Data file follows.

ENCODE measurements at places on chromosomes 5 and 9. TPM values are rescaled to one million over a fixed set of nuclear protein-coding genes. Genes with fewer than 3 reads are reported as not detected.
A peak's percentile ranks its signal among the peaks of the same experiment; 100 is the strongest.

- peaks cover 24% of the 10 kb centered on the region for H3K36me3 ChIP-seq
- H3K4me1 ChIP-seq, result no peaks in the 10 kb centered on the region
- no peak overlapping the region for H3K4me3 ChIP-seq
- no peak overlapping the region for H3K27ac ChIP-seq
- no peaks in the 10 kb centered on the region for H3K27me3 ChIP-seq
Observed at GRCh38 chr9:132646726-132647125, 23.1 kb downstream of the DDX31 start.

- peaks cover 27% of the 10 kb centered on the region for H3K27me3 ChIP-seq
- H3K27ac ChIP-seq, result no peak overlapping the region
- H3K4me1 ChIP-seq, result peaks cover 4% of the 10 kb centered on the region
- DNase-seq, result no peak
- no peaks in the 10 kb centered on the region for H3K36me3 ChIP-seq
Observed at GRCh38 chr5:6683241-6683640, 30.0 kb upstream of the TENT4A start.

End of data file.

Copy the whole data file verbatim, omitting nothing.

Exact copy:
ENCODE measurements at places on chromosomes 5 and 9. TPM values are rescaled to one million over a fixed set of nuclear protein-coding genes. Genes with fewer than 3 reads are reported as not detected.
A peak's percentile ranks its signal among the peaks of the same experiment; 100 is the strongest.

- peaks cover 24% of the 10 kb centered on the region for H3K36me3 ChIP-seq
- H3K4me1 ChIP-seq, result no peaks in the 10 kb centered on the region
- no peak overlapping the region for H3K4me3 ChIP-seq
- no peak overlapping the region for H3K27ac ChIP-seq
- no peaks in the 10 kb centered on the region for H3K27me3 ChIP-seq
Observed at GRCh38 chr9:132646726-132647125, 23.1 kb downstream of the DDX31 start.

- peaks cover 27% of the 10 kb centered on the region for H3K27me3 ChIP-seq
- H3K27ac ChIP-seq, result no peak overlapping the region
- H3K4me1 ChIP-seq, result peaks cover 4% of the 10 kb centered on the region
- DNase-seq, result no peak
- no peaks in the 10 kb centered on the region for H3K36me3 ChIP-seq
Observed at GRCh38 chr5:6683241-6683640, 30.0 kb upstream of the TENT4A start.